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Discover Châteauguay

Presentation of the City

With a history stretching back over three centuries, Châteauguay boasts multiple attractions in close proximity, which makes the city distinctive in many ways:

  • its prime geographic location, 30 minutes from Montréal and close to both Ontario and the United States
  • its many natural treasures – a river, an island, a wildlife reserve, a lakeshore and numerous parks and green spaces
  • its numerous tourist attractions showcasing its rich heritage
  • its peaceful residential neighbourhoods that offer a quality of life that is both ideal for flourishing families and a stimulating living environment
  • its varied cultural programming, thanks in part to its two performance venues
  • its entrepreneurial strength, which generates over 13,000 jobs
  • its powerful commercial and industrial development potential

With its urban setting, Châteauguay has everything it needs to satisfy residents, entrepreneurs and workers. Châteauguay has a rich bounty to offer to families, seniors, nature lovers, sports fans and people interested in recreation or heritage.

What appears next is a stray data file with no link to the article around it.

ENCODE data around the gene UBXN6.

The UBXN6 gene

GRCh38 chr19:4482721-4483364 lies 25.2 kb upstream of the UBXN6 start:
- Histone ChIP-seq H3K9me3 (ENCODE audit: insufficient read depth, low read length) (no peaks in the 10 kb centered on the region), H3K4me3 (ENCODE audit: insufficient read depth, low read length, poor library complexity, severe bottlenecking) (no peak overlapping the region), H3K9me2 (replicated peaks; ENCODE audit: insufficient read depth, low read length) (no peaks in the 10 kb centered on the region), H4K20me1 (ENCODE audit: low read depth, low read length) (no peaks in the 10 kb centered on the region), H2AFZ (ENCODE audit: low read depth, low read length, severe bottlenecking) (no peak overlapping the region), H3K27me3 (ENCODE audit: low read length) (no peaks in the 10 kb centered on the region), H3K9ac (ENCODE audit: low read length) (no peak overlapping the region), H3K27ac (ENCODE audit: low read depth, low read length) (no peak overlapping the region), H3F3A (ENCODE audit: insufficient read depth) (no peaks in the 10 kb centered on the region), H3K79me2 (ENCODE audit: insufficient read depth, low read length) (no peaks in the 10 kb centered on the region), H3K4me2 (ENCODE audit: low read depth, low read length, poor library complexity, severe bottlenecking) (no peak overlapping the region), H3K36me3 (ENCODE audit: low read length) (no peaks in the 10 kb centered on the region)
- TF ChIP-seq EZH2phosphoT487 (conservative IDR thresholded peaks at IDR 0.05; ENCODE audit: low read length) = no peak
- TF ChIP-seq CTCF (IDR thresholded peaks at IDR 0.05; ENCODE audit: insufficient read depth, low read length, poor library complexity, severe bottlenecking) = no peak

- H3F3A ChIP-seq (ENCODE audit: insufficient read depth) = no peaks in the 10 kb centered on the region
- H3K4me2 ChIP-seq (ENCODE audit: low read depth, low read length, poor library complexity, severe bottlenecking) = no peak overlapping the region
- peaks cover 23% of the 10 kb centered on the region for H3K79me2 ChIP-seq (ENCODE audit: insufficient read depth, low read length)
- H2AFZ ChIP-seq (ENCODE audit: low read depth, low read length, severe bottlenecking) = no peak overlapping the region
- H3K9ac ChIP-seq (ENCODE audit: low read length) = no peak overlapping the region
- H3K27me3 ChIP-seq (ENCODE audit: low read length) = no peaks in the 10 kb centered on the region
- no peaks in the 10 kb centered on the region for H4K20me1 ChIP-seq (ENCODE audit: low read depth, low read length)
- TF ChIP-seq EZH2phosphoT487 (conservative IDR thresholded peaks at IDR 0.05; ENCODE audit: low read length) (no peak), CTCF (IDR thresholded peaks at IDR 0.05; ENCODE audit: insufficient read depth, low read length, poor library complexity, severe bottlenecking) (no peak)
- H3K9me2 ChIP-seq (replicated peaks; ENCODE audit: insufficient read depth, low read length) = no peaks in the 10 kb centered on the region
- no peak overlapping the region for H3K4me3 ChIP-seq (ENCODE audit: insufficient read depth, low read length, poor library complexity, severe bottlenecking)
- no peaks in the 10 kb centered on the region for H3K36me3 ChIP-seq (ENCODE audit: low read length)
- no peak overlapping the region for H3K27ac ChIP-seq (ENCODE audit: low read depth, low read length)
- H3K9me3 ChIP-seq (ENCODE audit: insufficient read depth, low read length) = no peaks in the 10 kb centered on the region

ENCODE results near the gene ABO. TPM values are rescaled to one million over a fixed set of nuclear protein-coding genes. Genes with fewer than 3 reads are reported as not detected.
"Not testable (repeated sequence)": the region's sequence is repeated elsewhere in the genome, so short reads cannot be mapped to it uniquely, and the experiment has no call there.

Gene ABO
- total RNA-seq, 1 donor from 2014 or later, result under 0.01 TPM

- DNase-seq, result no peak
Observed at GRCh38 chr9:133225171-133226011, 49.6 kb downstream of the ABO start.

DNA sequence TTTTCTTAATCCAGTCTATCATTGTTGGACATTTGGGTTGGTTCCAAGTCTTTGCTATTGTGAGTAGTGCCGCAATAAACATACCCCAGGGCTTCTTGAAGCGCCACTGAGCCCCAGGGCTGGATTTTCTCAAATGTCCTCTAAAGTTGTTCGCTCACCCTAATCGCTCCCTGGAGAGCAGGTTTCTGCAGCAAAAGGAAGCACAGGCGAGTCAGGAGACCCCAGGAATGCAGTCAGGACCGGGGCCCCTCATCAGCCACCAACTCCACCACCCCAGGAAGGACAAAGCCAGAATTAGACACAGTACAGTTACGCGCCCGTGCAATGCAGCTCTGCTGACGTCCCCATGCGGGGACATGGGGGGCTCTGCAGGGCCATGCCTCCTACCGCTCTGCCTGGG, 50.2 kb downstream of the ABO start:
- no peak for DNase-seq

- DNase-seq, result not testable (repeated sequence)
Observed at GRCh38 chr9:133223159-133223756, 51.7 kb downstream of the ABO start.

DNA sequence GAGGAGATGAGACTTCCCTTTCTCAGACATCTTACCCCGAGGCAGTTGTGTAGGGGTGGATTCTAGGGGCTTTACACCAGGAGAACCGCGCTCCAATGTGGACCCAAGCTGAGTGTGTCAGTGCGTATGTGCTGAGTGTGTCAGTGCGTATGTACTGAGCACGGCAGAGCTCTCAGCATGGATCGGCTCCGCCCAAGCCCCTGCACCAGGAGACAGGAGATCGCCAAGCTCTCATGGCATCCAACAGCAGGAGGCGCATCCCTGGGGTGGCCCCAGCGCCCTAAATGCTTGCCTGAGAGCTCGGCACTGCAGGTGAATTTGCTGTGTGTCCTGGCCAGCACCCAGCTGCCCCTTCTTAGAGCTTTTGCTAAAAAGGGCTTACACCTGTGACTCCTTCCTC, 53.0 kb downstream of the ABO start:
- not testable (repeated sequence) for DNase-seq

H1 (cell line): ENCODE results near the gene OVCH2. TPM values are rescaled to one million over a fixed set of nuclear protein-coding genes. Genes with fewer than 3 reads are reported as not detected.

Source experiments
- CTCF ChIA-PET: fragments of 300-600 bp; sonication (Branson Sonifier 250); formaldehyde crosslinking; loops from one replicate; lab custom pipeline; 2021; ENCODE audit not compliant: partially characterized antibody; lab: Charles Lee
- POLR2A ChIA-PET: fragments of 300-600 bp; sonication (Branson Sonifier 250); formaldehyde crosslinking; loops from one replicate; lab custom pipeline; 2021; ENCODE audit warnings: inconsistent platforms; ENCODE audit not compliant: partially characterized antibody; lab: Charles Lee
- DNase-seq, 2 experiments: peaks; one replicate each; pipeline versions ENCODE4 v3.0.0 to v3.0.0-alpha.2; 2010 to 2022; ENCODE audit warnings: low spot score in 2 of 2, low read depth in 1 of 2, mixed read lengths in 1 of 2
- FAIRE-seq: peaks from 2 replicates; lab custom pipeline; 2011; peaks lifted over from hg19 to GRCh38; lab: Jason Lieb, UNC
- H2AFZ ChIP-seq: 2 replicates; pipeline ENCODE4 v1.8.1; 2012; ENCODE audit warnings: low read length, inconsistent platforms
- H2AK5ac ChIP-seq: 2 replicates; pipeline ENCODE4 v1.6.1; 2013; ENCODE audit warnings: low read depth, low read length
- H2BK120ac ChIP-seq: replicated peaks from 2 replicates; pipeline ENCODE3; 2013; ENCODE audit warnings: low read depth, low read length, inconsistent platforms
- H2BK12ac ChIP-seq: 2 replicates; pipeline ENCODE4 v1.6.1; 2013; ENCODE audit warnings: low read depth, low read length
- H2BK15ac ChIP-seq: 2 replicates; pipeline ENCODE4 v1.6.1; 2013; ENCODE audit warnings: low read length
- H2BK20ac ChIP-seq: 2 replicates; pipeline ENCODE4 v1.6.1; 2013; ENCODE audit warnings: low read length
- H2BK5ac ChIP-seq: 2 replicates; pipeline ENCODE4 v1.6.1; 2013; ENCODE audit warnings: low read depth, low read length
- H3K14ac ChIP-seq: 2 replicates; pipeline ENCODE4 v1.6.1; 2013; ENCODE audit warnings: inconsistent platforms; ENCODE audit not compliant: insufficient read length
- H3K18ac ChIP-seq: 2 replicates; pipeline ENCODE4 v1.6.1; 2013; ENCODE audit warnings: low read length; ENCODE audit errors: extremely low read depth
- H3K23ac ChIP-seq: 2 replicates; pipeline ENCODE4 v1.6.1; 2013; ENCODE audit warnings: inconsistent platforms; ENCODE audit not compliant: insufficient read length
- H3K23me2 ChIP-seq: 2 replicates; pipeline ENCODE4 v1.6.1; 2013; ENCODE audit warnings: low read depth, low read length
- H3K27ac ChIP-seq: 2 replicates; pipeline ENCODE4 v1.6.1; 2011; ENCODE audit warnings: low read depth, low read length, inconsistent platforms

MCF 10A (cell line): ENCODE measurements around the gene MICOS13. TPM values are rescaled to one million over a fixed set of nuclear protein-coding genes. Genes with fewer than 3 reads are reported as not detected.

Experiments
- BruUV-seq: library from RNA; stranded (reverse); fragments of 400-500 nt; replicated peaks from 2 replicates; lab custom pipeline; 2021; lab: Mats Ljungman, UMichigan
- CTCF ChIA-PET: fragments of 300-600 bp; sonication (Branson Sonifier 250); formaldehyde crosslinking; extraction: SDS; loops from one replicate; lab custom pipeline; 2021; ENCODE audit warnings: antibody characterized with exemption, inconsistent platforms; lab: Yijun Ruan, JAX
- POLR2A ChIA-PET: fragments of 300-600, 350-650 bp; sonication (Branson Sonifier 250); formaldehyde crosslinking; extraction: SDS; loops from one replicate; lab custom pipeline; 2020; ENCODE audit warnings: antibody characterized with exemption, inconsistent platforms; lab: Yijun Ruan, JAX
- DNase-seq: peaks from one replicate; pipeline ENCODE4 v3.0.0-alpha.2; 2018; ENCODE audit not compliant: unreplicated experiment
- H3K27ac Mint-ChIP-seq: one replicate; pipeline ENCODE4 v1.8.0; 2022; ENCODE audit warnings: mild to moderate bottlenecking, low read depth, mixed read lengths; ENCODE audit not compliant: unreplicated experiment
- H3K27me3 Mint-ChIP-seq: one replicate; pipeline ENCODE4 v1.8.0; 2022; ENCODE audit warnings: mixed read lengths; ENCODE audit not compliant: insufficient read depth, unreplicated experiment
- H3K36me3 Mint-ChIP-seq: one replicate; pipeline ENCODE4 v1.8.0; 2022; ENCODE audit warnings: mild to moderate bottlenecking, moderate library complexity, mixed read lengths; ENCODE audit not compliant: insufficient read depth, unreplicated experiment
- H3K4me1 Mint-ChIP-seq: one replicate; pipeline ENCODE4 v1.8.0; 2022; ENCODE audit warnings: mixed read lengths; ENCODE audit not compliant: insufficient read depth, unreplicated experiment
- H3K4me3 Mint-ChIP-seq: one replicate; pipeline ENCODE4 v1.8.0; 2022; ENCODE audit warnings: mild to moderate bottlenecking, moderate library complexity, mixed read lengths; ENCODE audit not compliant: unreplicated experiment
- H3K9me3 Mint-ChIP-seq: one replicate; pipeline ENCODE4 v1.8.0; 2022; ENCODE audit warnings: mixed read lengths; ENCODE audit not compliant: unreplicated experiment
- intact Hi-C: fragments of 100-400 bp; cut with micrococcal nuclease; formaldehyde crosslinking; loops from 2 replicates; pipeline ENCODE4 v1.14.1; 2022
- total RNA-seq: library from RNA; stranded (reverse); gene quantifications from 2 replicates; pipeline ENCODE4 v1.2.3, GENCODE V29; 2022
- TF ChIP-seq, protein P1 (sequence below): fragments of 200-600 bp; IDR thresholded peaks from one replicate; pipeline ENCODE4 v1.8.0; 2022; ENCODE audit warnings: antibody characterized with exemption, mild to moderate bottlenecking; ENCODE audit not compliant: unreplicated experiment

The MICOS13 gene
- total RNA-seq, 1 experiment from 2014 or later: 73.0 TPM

Châteauguay is…

Aerial view of Châteauguay and the river of the same name

a huge territory in a very advantageous location

  • a total area of 46.3 km2:
    • 36.0 km2 of land
    • 10.4 km2 of water
  • 25 km from Montréal
  • 60 km from the United States (Lacolle border crossing)
  • 60 km from Ontario
  • surrounded by the cities of LéryMercierBeauharnois and Sainte-Martine, as well as the First Nations Reserve Kahnawake

a dynamic population

  • 49,953 people (Institut de la statistique du Québec, 2020)
  • 3rd largest city on the South Shore
  • median age of 42.3 (2016 Statistics Canada data)
  • 57.6% mother tongue French (2016 Statistics Canada data)
  • 25.6% mother tongue English (2016 Statistics Canada data)

Load of citizens of Châteauguay walking in the streets

Aerial view of Châteauguay Industrial Park

a burgeoning economy

  • 5th economic hub on the South Shore (in terms of the number of jobs and businesses, Statistics Canada, 2016)
  • 1,051 businesses (Registraire des entreprises, Statistics Canada, 2019, CMM processing, 2020)
    • 173 retail businesses
    • 69 restaurant and hospitality businesses